Fullback John Riggins apparently is willing to remain out of football until an arbitrator decides his long-delayed grievance against the Redskins, even if it means missing another season, it was learned yesterday.
His case is scheduled to he heard by May 27, and it is likely that a final decision will not be announced until after training camp begins in mid-July.
Riggins and the National Football League Players Association are so incensed over the continued postponement of the arbitration hearing, originally scheduled for this month, that the two parties are expected to charge the Redskins later this week with asking for delays in the case to gain leverage over their star running back.
Ed Garvey, NFLPA executive director refused to discuss the Riggins matter yesterday. A spokesman said Garvey wanted to wait until a formal press briefing.
Redskin counsel Larry Lucchino denied last night that the team had asked for delays. "No one is more anxious than the Redskins to get this issue resolved," he said. "This whole grievance scheduling is a give and take process and this has been the only date that both sides have been able to agree on."
As the relationship between the Redskins and Riggins grows worse more strained, it becomes more unlikely that he will ever play again for Washington.
If he does decide to resume his career, it most likley will be for another club, but only if that new team will guarantee the remainder of his $300,000-a-year contract. But Riggins has been known to change his mind suddenly. He could rejoin the Redskins unannounced even with the arbitration pending.
Riggins continues to decline interview requests.But is was learned that he has agreed to listen to direct trade pitches from other clubs, although he has made no commitment to the Redskins that he would accept a trade.
Riggins maintains he has a no-trade clause in his contract. The Redskins, however, say that he does not have such trade approval.
The Redskins have been trying for weeks to get in touch with Riggins, who originally walked out of last summer's training camp demanding that the option year of his contract be changed to a one-year, $500,000 guaranteed contract.
Riggins would not talk to new Coach Joe Gibbs, but finally chatted briefly last week with General Manager Bobby Beathard. He told Beathard he was "ambiguous" about returning. Beathard urged him to make up his mind before the draft April 28 and 29, so that if he wanted to play for another team they could begin trade talks immediately. The Redskins feel they could gain high-round draft choices in exchange for Riggins. The club does not have second, third or fourth round pick in this year's draft.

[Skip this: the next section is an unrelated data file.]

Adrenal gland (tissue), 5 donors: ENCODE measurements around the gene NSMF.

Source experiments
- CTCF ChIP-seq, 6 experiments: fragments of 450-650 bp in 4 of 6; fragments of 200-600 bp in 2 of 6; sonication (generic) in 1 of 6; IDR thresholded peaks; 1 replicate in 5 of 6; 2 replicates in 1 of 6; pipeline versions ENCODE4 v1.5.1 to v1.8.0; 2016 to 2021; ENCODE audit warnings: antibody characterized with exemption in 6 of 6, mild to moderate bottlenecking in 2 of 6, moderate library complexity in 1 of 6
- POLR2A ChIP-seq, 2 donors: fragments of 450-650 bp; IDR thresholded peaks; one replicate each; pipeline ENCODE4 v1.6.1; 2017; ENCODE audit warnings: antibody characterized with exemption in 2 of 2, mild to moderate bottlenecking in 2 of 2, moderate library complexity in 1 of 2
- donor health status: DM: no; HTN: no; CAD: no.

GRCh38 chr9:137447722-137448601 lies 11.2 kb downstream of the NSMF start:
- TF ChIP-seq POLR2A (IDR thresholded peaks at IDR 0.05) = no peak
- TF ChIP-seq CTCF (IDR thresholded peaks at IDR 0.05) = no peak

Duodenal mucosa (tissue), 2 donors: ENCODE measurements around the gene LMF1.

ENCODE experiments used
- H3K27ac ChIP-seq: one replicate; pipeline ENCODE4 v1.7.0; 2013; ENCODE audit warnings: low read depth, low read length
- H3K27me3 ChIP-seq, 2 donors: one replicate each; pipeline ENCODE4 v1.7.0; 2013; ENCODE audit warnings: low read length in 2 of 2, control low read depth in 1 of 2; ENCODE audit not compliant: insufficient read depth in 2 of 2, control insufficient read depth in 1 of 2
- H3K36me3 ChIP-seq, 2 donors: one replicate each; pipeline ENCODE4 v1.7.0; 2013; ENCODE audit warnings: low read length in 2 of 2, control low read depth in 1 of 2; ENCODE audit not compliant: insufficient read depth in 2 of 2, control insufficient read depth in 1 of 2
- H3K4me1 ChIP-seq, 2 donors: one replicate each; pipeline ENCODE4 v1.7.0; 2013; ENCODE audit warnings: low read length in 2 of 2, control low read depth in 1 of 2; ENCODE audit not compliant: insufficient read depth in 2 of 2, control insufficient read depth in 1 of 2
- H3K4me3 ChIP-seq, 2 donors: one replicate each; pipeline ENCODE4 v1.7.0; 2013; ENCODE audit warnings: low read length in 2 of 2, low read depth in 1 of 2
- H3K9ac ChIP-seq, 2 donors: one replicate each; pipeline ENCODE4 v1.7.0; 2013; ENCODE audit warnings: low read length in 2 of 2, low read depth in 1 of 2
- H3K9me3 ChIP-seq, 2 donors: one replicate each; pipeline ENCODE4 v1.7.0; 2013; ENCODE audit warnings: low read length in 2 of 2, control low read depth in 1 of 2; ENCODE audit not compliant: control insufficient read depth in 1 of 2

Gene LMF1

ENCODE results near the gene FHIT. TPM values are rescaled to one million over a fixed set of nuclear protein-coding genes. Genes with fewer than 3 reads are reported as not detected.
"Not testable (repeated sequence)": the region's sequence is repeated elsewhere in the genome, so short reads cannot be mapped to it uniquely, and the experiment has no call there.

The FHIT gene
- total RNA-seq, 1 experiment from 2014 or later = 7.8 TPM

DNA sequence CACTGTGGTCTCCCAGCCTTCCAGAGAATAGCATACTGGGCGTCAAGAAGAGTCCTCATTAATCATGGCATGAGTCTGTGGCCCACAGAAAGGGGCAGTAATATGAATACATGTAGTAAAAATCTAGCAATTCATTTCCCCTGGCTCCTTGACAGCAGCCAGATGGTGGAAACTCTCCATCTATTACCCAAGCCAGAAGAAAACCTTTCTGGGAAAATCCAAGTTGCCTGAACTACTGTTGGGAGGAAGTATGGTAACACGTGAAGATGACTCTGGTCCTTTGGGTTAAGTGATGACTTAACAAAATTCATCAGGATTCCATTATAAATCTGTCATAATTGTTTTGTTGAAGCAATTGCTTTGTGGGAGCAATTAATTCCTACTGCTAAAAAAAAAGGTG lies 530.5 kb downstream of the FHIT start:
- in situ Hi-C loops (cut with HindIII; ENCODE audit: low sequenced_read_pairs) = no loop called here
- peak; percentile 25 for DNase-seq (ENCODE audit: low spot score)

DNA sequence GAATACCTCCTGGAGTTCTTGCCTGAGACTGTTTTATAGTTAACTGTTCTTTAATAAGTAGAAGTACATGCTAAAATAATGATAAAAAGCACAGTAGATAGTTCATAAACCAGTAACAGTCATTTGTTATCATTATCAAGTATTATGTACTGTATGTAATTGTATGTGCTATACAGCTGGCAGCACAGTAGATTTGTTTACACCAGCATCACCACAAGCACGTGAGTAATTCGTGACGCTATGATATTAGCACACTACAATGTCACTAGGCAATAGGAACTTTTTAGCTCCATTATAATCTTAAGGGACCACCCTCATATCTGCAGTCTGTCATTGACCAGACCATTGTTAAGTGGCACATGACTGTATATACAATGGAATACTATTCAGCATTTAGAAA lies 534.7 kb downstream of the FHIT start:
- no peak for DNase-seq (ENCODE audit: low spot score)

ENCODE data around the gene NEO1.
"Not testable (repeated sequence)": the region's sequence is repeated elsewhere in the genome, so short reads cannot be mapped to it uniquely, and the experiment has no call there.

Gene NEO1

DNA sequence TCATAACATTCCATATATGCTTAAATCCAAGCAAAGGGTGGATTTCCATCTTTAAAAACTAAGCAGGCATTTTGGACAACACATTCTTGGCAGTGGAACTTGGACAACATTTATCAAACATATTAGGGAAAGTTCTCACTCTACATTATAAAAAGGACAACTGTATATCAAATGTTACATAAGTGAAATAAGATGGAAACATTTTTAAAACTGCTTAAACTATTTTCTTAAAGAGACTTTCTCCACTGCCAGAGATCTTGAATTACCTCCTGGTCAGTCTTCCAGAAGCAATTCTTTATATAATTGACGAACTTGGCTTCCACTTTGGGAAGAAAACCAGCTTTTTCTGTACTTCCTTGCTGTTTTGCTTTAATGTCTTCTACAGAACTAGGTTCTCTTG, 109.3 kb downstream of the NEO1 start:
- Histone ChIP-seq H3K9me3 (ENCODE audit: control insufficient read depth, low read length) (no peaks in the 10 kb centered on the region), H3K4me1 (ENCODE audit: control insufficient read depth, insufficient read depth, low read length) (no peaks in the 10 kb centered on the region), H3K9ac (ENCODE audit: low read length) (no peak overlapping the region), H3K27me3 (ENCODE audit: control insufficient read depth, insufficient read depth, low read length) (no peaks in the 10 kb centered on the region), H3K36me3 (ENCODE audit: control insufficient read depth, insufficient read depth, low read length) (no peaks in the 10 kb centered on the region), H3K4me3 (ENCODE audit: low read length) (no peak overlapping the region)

However, sources familiar with Riggins' feelings say he considers the arbitrator's decision crucial to his future and is hesitant to make any moves until the grievance is decided.
Riggins and the NFLPA filed a grievance last September, charging that the Redskins were denying the player the right to pursue his livelihood by placing him on the "left camp-retired" category. Players on that list cannot play for any other club in the league the rest of the season.
The grievance was heard first by the Players-Club Relations Committee, which deadlocked, 2-2, sending the case to binding arbitration. During those hearing, Riggins said for the first time that he wanted to resume playing last season.
Although the arbitration has no direct effect on this season -- Riggins is on the Redskins' regular roster again -- he believes that if he wins the case, he will be awarded his $300,000 salary as compensation, thus negating the final year on his original contract. He then would be technically a free agent, entering the option year of that contract his upcoming season.
Sources close to Riggins said he would immediately request that his option year be renegotiated, which is standard club policy. At that point, he would renew his request to have the final year guaranteed, which he says is more important to him than additional money. The Redskins could retain rights to Riggins by picking up his option and giving him a 10 percent salary raise.
If Riggins loses the arbitration, he would still have one year plus the option year left, the same situation that existed when he walked out of training camp.
Sources close to Riggins said the fullback is convinced the Redskins are trying to back him into a corner by delaying the arbitration hearing as close as possible to training camp.
"If the Redskins think John will back down when he gets close to the start of another season, they are wrong," said one source. "He is willing to sit out again, even if it means another $300,000."
Riggins has been working out regularly and now weighs 230 pounds, 20 pounds less than he weighed during the winter. Friends are convinced he wants to play again, but only under the right circumstances.
Even if Riggins doesn't play again the Redskins still owe him $800,000 in deferred payments. However, neither side agrees when those payments, which will be made in $100,000 increments, should start.